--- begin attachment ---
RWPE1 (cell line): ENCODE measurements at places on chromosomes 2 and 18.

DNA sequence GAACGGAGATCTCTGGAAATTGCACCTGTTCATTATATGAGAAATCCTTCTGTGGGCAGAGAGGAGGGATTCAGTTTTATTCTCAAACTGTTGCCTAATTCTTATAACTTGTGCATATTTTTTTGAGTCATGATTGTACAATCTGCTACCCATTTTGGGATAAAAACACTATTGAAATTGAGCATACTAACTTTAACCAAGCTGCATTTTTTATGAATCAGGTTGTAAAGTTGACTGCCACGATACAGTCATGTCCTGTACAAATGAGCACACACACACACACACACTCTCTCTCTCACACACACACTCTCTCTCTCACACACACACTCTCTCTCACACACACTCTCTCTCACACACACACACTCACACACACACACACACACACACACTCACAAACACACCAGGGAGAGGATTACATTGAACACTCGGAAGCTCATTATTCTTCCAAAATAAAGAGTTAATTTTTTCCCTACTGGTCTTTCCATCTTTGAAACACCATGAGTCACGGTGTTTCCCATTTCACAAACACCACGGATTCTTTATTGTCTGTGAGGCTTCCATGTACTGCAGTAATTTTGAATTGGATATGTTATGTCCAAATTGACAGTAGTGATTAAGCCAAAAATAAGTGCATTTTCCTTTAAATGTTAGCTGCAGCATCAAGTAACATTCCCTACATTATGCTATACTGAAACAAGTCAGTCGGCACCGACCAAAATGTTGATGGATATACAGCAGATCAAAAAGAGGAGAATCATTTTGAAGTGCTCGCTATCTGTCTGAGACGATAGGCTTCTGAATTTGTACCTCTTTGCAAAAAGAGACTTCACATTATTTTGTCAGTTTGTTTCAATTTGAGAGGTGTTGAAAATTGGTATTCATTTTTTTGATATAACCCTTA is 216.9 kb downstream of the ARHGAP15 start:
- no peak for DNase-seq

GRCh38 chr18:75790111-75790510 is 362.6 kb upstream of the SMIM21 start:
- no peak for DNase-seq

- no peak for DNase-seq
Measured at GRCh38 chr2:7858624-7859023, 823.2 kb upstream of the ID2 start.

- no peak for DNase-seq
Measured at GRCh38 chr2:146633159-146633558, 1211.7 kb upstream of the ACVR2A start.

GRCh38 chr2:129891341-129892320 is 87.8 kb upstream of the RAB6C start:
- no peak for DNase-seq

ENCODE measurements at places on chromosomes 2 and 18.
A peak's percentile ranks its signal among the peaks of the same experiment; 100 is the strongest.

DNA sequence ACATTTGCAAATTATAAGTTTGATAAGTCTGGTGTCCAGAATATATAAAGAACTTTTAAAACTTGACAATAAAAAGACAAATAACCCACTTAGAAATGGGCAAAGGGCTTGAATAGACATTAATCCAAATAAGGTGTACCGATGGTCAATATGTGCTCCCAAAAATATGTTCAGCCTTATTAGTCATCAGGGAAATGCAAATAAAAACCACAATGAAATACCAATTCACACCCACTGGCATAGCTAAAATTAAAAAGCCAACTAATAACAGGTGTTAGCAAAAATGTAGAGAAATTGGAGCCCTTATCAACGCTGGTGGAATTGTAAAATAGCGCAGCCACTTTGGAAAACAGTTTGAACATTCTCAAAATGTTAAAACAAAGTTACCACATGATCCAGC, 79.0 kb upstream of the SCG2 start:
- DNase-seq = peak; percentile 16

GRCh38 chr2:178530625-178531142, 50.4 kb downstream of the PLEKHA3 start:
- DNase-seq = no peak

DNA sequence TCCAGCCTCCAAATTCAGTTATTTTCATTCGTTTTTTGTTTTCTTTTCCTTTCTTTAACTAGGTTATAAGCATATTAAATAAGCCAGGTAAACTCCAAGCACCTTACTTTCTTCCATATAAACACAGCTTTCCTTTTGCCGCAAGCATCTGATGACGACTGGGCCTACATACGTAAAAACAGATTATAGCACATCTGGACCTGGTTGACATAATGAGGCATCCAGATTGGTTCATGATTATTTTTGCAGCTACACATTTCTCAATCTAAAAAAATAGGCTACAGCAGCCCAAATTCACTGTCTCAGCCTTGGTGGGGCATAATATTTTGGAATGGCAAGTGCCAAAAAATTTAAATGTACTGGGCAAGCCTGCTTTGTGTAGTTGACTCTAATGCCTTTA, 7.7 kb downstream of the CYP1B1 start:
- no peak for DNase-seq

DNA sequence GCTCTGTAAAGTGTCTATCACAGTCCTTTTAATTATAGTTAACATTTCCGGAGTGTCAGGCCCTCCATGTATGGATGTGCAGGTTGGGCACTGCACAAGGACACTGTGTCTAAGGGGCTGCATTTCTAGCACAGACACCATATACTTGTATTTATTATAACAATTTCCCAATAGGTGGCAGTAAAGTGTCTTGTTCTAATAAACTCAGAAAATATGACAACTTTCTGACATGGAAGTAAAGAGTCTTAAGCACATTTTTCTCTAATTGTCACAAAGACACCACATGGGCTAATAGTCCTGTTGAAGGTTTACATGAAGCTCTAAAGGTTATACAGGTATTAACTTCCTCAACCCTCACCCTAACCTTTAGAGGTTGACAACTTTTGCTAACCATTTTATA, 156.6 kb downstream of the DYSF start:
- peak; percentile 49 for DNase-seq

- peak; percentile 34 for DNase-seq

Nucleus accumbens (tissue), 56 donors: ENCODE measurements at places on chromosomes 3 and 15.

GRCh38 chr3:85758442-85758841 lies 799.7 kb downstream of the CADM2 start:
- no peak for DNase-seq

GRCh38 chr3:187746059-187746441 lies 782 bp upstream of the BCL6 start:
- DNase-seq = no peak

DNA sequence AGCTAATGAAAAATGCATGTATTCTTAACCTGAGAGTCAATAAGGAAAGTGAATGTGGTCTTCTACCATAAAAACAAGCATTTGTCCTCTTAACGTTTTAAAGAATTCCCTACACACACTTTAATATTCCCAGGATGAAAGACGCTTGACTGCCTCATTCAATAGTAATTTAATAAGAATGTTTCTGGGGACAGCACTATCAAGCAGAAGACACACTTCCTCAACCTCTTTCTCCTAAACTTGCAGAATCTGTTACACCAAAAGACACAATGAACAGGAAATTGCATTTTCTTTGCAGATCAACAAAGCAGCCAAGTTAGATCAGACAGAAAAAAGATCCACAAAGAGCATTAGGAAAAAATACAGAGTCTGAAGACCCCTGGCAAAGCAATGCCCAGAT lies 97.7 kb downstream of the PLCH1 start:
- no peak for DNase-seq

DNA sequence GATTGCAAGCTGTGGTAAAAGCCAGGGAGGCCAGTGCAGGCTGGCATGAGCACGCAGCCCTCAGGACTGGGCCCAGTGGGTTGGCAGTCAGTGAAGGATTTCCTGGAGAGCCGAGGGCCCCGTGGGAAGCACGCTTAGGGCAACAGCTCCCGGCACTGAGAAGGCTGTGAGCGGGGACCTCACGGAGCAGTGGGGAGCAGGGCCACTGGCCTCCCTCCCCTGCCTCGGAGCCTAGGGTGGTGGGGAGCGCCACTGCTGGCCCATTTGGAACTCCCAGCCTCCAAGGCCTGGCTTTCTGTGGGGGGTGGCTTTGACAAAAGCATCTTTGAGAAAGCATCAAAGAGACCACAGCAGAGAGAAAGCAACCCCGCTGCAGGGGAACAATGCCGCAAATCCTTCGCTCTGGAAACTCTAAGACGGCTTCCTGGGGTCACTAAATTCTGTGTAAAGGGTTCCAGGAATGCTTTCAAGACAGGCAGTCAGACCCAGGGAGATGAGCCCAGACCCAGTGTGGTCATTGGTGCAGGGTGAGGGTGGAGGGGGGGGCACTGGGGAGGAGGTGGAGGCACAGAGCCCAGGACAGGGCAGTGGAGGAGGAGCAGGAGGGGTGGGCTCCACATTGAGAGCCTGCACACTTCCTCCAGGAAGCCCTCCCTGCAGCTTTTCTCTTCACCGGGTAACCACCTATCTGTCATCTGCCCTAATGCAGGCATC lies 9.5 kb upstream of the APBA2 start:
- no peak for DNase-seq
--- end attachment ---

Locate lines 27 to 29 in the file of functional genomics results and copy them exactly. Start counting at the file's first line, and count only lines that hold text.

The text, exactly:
- DNase-seq = no peak

DNA sequence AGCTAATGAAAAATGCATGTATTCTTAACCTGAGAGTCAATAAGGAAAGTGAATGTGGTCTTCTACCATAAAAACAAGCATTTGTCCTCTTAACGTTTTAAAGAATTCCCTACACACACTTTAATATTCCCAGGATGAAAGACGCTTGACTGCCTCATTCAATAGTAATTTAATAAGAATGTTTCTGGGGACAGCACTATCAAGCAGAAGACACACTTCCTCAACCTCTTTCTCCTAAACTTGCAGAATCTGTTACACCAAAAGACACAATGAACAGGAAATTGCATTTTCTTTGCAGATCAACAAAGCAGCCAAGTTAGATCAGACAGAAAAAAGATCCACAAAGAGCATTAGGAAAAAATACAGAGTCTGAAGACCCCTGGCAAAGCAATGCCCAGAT lies 97.7 kb downstream of the PLCH1 start:
- no peak for DNase-seq